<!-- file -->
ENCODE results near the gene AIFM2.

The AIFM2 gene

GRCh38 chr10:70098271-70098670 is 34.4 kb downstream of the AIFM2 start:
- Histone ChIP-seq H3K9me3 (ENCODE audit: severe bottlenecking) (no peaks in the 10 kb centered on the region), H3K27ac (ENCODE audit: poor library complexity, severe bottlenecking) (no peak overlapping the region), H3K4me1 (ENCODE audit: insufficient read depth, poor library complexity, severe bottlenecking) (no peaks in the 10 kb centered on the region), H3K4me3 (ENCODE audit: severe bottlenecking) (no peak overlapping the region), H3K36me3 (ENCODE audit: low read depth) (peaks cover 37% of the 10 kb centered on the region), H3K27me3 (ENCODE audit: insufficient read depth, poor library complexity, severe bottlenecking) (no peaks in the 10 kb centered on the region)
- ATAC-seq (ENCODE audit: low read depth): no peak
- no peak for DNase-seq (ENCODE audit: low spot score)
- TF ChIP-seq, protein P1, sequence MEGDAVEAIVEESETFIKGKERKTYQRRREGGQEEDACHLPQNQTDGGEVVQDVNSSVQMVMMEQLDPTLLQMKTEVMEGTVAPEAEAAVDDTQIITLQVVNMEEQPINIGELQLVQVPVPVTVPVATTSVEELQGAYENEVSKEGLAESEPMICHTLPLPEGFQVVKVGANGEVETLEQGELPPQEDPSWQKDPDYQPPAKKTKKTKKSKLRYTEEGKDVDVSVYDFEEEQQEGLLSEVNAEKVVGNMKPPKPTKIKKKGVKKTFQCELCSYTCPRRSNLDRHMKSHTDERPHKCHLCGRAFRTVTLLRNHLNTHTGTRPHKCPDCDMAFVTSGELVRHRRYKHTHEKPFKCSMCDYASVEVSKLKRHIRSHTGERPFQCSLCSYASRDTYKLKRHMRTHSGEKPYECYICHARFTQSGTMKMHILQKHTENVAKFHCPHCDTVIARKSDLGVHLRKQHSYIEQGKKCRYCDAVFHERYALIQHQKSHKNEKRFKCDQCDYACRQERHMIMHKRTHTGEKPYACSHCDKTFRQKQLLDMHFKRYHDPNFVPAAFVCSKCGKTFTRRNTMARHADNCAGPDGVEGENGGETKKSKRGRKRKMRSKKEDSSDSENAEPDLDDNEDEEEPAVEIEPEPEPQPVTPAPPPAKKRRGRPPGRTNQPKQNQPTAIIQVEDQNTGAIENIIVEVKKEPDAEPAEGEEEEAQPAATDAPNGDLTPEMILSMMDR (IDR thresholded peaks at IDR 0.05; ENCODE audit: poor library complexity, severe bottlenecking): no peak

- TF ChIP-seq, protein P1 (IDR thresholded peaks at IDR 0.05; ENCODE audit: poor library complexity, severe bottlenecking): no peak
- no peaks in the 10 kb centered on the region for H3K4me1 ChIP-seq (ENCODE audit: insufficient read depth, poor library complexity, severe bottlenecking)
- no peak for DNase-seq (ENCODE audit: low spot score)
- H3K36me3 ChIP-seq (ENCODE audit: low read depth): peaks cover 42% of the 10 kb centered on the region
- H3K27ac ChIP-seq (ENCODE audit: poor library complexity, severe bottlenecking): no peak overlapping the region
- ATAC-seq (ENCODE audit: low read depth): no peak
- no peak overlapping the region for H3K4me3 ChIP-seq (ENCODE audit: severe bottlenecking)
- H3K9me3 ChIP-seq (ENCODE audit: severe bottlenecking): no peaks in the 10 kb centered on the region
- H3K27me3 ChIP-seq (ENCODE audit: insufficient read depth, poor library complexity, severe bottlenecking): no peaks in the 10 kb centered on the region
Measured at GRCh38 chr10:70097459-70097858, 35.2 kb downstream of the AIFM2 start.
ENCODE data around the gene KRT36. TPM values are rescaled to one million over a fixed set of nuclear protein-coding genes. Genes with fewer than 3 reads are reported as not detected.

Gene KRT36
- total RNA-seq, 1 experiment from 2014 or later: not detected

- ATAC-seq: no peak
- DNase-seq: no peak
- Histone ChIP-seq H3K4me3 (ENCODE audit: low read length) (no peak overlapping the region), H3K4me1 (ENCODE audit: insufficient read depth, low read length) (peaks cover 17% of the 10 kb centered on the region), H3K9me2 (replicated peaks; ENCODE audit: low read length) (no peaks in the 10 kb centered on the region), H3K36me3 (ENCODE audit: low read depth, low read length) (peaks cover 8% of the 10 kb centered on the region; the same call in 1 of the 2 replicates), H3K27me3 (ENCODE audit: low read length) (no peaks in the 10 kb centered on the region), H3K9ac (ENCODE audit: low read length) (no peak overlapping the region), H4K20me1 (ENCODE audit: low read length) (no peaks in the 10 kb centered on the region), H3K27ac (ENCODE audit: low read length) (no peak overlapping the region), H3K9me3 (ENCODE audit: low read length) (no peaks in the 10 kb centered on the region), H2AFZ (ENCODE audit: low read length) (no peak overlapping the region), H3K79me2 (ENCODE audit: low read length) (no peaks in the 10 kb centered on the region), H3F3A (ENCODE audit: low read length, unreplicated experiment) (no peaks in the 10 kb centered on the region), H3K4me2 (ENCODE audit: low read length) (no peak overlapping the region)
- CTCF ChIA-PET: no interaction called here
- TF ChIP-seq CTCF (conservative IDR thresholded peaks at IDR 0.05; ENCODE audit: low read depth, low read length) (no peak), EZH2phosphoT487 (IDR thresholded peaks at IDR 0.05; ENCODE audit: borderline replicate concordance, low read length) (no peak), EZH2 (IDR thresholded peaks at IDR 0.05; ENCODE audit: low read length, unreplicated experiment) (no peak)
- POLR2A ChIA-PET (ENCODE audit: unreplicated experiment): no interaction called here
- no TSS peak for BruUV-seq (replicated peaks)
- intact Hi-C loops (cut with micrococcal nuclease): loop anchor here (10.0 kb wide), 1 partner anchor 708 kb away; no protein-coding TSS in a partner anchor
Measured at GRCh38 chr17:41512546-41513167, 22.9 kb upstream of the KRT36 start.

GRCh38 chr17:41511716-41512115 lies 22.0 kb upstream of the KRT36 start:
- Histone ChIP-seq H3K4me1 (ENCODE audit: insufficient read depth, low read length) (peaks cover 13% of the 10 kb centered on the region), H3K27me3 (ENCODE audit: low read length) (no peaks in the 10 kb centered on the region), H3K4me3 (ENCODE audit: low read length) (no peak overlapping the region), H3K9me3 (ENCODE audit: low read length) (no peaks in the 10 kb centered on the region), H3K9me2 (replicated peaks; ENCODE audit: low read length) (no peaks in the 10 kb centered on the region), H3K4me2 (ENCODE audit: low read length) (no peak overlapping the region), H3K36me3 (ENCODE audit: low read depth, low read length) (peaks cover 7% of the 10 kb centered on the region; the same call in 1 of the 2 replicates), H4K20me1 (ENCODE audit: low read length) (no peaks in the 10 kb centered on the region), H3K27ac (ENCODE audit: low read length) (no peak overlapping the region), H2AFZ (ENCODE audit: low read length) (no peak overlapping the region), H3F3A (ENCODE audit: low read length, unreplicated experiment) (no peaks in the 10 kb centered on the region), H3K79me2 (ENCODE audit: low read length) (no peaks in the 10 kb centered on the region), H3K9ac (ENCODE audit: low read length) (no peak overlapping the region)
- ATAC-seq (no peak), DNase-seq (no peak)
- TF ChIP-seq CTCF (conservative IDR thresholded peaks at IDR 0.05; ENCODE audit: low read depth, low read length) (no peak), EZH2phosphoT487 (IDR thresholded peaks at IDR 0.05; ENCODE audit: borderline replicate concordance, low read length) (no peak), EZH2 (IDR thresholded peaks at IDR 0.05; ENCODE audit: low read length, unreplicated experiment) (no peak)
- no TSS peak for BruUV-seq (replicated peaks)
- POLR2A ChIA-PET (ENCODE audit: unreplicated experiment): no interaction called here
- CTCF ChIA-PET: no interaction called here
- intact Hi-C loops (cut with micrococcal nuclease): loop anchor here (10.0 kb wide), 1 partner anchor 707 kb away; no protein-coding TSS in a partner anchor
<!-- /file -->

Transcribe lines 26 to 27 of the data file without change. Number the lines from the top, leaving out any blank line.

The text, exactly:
- POLR2A ChIA-PET (ENCODE audit: unreplicated experiment): no interaction called here
- no TSS peak for BruUV-seq (replicated peaks)